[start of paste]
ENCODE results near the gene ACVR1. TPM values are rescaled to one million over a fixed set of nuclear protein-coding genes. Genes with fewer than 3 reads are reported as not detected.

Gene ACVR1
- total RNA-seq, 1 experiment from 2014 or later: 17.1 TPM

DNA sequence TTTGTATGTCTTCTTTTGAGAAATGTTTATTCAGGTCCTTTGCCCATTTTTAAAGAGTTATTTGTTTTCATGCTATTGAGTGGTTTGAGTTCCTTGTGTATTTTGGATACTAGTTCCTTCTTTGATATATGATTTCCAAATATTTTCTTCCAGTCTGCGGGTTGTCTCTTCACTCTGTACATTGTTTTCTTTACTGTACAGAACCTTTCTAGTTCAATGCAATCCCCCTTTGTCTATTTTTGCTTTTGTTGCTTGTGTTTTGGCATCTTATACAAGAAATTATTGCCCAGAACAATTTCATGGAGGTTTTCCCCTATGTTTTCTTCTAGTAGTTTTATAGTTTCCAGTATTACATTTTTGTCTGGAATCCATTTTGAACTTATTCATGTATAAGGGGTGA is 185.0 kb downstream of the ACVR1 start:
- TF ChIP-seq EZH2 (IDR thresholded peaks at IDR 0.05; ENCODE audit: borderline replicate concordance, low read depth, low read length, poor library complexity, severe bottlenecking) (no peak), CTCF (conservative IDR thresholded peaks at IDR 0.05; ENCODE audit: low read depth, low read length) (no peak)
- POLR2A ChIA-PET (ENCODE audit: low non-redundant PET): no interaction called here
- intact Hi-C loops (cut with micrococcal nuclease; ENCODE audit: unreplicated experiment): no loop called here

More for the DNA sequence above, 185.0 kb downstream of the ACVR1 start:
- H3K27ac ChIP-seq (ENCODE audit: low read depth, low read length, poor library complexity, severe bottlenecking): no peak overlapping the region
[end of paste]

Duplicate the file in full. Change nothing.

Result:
ENCODE results near the gene ACVR1. TPM values are rescaled to one million over a fixed set of nuclear protein-coding genes. Genes with fewer than 3 reads are reported as not detected.

Gene ACVR1
- total RNA-seq, 1 experiment from 2014 or later: 17.1 TPM

DNA sequence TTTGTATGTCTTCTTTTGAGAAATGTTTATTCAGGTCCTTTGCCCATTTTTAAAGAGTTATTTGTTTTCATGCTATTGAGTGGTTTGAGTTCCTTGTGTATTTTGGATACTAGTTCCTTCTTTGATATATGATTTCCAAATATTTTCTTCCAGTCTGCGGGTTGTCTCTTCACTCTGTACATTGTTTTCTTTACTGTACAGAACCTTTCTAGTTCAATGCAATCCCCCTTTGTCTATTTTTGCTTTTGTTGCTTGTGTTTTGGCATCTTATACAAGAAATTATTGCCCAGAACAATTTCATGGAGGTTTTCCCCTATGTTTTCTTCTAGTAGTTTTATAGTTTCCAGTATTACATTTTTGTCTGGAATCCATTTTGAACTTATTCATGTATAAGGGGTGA is 185.0 kb downstream of the ACVR1 start:
- TF ChIP-seq EZH2 (IDR thresholded peaks at IDR 0.05; ENCODE audit: borderline replicate concordance, low read depth, low read length, poor library complexity, severe bottlenecking) (no peak), CTCF (conservative IDR thresholded peaks at IDR 0.05; ENCODE audit: low read depth, low read length) (no peak)
- POLR2A ChIA-PET (ENCODE audit: low non-redundant PET): no interaction called here
- intact Hi-C loops (cut with micrococcal nuclease; ENCODE audit: unreplicated experiment): no loop called here

More for the DNA sequence above, 185.0 kb downstream of the ACVR1 start:
- H3K27ac ChIP-seq (ENCODE audit: low read depth, low read length, poor library complexity, severe bottlenecking): no peak overlapping the region